Jacob is then accused of a crime and manages to confuse everyone because he actually stages the crime scene using forensic techniques he is very knowledgeable about. The remainder of the book tells the story of his trial and the problems created by his own conflicting behavior. Does he really understand the Miranda rights he can quote verbatim? Can he give a testimony on his own behalf- given that he thinks completely literally? At one point in the trial, he is asked if he knows what it means to waive his rights.
“Then slowly, the right fist Jacob has been banging against the wooden railing unfurls and is raised over his head, moving back and forth like a metranome.”
As I finished this book I can tell you I had learned a great deal about Asperger’s and how the brains of those with this disorder function. That makes it a great book in my mind and the reason it will stick with you for a while like it did for me. Yes, it has some improbable parts and it is quite lengthy. I still give it 5 stars! It’s a typical Picoult book with alternating chapters told from each character’s point of view. I have listened to other books by this author in which different readers read the character parts. This one would be great if read in that style. Try it!
Why is this on my Best of 2017 list? I learned so much from reading this book. It will truly give you a perspective of Asperger’s that will stick with you!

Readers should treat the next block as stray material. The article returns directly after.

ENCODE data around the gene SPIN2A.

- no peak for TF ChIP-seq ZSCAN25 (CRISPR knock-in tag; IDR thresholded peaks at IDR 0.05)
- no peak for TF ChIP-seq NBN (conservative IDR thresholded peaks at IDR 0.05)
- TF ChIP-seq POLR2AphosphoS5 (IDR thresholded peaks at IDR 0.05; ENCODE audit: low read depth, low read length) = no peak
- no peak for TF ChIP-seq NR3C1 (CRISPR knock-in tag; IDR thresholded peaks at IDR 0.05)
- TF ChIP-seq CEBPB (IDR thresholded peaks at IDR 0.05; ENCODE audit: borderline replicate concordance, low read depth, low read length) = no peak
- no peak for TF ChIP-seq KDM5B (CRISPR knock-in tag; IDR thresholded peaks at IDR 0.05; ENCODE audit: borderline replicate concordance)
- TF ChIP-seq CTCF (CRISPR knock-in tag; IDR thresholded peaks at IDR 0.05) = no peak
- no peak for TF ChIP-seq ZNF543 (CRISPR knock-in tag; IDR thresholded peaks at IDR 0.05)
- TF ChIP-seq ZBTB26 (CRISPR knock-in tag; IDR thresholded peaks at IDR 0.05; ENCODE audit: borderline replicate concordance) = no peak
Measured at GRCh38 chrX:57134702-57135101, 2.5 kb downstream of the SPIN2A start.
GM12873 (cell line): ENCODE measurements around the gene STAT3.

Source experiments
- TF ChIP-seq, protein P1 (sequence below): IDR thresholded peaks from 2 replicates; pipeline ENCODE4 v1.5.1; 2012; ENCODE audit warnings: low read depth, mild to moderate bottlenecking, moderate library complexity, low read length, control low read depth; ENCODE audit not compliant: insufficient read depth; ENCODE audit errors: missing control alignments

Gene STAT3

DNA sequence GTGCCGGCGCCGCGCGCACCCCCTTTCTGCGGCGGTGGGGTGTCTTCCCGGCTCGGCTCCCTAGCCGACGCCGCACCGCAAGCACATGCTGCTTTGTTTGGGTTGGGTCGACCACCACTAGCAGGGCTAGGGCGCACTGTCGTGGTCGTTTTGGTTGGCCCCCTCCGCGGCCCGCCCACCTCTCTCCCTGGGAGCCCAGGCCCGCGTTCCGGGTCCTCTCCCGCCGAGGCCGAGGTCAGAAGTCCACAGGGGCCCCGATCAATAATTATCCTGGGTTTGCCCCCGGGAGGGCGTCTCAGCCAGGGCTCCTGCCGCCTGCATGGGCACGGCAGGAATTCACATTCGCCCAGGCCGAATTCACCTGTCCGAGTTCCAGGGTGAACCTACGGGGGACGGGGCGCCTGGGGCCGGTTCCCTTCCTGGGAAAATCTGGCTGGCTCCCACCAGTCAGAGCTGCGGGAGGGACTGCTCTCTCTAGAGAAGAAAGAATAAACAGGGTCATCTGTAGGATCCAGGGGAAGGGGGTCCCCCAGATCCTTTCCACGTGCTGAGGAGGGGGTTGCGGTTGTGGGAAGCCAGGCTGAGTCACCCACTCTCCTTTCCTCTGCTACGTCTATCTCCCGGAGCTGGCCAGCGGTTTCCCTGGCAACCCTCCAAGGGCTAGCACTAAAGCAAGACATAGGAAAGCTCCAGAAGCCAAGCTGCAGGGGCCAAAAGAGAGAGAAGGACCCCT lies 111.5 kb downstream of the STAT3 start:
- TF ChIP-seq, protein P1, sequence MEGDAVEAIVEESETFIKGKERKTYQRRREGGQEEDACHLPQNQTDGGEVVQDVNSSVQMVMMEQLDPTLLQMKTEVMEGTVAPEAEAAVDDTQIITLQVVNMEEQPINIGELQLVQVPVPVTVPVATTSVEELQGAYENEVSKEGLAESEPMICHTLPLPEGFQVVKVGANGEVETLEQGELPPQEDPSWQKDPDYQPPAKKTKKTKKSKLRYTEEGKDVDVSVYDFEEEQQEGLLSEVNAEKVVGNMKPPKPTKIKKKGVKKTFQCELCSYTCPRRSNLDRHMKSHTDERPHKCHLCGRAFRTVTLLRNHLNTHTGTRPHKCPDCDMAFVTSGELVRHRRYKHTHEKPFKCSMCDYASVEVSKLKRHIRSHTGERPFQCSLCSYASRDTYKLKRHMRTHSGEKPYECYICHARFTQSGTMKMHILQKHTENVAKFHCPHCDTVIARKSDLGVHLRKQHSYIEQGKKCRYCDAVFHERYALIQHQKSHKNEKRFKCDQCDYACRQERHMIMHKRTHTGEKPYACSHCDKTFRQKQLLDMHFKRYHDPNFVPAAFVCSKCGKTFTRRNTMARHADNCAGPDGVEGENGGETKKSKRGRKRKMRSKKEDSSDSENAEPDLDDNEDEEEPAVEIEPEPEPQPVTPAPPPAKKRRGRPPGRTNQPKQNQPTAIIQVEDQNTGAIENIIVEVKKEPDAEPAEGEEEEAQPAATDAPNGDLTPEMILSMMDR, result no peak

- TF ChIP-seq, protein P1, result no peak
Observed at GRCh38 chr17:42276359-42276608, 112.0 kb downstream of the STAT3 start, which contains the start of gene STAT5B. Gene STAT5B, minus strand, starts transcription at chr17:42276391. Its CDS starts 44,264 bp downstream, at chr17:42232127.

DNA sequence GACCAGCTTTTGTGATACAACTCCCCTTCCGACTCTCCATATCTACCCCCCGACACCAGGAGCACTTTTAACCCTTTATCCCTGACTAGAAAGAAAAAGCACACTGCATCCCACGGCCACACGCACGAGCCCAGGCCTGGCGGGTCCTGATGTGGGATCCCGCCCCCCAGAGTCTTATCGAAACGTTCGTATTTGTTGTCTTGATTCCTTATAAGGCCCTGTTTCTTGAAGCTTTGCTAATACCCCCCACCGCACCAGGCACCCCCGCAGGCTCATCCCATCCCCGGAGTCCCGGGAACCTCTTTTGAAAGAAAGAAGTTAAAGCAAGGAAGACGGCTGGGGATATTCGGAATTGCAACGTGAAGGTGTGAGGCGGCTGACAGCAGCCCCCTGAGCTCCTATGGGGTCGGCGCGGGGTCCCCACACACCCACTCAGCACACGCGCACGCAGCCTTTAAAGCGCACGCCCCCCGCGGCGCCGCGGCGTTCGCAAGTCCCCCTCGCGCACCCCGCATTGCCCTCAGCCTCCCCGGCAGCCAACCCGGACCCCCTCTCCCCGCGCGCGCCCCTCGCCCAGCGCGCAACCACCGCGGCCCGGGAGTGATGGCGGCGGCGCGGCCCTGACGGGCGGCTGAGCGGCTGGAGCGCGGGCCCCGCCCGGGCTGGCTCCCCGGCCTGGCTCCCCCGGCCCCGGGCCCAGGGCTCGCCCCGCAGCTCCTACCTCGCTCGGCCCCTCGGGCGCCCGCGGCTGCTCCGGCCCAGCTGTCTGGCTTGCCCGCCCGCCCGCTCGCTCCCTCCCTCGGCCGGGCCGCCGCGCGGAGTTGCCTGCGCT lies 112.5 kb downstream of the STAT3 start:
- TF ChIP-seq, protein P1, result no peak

Oh, my. This book grabs you from the first page and you will not be the same. This is the story of Starr, a teenage African-American girl, who lives in a not nice part of her town but travels to go to school in a predominantly white area. Her family is caught up in the neighborhood drama with gangs and unruliness, but her father keeps his family protected and ever watchful.
He has taught his children to be respectful of authority and always mindful of doing what they are told- by white people in an administrative position- like policemen. So, it is just completely tragic when Starr is in a car with a dear friend, Khalil, and gets stopped by an officer. He did nothing wrong.
There is no reason for the officer to stop them. Khalil does not react favorably to the officer and is shot. He dies. The story the officer tells later is completely different than what actually happened. I will leave the rest for you to read. Just know it will forever change the way you see televised reports of this kind of traffic stop that ends in tragedy. I would give this book 5 stars and you should read it.
Why is this on my Best of 2017 list? This is the one book you must read. It will resonate with you for quite some time and the next time a tragedy like this one occurs you will find yourself questioning the stories of those involved.
Thanks so much for sticking with my monthly book reviews! Here’s hoping that 2018 will bring some new reads our way that keep us up into the wee hours of the morning!